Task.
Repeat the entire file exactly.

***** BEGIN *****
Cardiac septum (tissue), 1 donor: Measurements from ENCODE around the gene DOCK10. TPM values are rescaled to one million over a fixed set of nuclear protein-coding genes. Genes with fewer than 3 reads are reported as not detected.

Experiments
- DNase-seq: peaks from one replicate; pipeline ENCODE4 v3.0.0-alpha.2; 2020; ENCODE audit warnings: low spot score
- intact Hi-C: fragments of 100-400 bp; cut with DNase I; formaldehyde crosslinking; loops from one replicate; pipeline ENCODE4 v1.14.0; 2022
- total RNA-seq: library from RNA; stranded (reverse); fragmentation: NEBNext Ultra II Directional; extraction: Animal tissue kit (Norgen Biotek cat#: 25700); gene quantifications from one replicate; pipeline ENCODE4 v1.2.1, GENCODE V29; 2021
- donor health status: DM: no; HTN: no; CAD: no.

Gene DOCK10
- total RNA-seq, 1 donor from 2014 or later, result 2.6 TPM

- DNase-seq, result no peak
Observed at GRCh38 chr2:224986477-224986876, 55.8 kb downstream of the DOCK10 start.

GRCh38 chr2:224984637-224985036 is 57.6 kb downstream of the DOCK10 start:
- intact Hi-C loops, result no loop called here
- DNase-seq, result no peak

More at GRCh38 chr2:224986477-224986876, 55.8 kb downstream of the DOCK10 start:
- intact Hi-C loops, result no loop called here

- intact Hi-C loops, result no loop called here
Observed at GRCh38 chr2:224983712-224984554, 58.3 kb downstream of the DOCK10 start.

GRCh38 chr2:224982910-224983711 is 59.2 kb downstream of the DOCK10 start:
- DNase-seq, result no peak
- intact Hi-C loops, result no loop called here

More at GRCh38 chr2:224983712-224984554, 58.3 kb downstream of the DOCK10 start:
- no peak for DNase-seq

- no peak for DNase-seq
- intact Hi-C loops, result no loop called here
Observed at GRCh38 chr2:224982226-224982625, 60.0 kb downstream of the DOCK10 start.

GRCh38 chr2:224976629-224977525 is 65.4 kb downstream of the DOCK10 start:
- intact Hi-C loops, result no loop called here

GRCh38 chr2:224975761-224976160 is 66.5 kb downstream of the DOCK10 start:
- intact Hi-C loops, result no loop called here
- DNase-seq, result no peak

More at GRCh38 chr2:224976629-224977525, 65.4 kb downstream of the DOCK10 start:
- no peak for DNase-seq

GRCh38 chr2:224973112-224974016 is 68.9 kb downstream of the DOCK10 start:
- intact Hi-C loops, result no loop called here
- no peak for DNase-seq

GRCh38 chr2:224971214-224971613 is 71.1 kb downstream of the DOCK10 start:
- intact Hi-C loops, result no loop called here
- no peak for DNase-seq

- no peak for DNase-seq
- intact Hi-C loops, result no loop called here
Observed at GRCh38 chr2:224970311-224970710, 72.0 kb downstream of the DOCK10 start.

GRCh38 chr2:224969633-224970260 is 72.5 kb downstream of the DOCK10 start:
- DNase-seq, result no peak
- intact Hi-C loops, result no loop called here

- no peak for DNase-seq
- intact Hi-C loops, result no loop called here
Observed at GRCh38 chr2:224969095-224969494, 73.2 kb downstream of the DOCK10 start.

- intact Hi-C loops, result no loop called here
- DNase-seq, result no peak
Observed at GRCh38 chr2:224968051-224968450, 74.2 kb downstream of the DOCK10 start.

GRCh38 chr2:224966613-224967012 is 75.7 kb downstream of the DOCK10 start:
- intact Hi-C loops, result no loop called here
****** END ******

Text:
Cardiac septum (tissue), 1 donor: Measurements from ENCODE around the gene DOCK10. TPM values are rescaled to one million over a fixed set of nuclear protein-coding genes. Genes with fewer than 3 reads are reported as not detected.

Experiments
- DNase-seq: peaks from one replicate; pipeline ENCODE4 v3.0.0-alpha.2; 2020; ENCODE audit warnings: low spot score
- intact Hi-C: fragments of 100-400 bp; cut with DNase I; formaldehyde crosslinking; loops from one replicate; pipeline ENCODE4 v1.14.0; 2022
- total RNA-seq: library from RNA; stranded (reverse); fragmentation: NEBNext Ultra II Directional; extraction: Animal tissue kit (Norgen Biotek cat#: 25700); gene quantifications from one replicate; pipeline ENCODE4 v1.2.1, GENCODE V29; 2021
- donor health status: DM: no; HTN: no; CAD: no.

Gene DOCK10
- total RNA-seq, 1 donor from 2014 or later, result 2.6 TPM

- DNase-seq, result no peak
Observed at GRCh38 chr2:224986477-224986876, 55.8 kb downstream of the DOCK10 start.

GRCh38 chr2:224984637-224985036 is 57.6 kb downstream of the DOCK10 start:
- intact Hi-C loops, result no loop called here
- DNase-seq, result no peak

More at GRCh38 chr2:224986477-224986876, 55.8 kb downstream of the DOCK10 start:
- intact Hi-C loops, result no loop called here

- intact Hi-C loops, result no loop called here
Observed at GRCh38 chr2:224983712-224984554, 58.3 kb downstream of the DOCK10 start.

GRCh38 chr2:224982910-224983711 is 59.2 kb downstream of the DOCK10 start:
- DNase-seq, result no peak
- intact Hi-C loops, result no loop called here

More at GRCh38 chr2:224983712-224984554, 58.3 kb downstream of the DOCK10 start:
- no peak for DNase-seq

- no peak for DNase-seq
- intact Hi-C loops, result no loop called here
Observed at GRCh38 chr2:224982226-224982625, 60.0 kb downstream of the DOCK10 start.

GRCh38 chr2:224976629-224977525 is 65.4 kb downstream of the DOCK10 start:
- intact Hi-C loops, result no loop called here

GRCh38 chr2:224975761-224976160 is 66.5 kb downstream of the DOCK10 start:
- intact Hi-C loops, result no loop called here
- DNase-seq, result no peak

More at GRCh38 chr2:224976629-224977525, 65.4 kb downstream of the DOCK10 start:
- no peak for DNase-seq

GRCh38 chr2:224973112-224974016 is 68.9 kb downstream of the DOCK10 start:
- intact Hi-C loops, result no loop called here
- no peak for DNase-seq

GRCh38 chr2:224971214-224971613 is 71.1 kb downstream of the DOCK10 start:
- intact Hi-C loops, result no loop called here
- no peak for DNase-seq

- no peak for DNase-seq
- intact Hi-C loops, result no loop called here
Observed at GRCh38 chr2:224970311-224970710, 72.0 kb downstream of the DOCK10 start.

GRCh38 chr2:224969633-224970260 is 72.5 kb downstream of the DOCK10 start:
- DNase-seq, result no peak
- intact Hi-C loops, result no loop called here

- no peak for DNase-seq
- intact Hi-C loops, result no loop called here
Observed at GRCh38 chr2:224969095-224969494, 73.2 kb downstream of the DOCK10 start.

- intact Hi-C loops, result no loop called here
- DNase-seq, result no peak
Observed at GRCh38 chr2:224968051-224968450, 74.2 kb downstream of the DOCK10 start.

GRCh38 chr2:224966613-224967012 is 75.7 kb downstream of the DOCK10 start:
- intact Hi-C loops, result no loop called here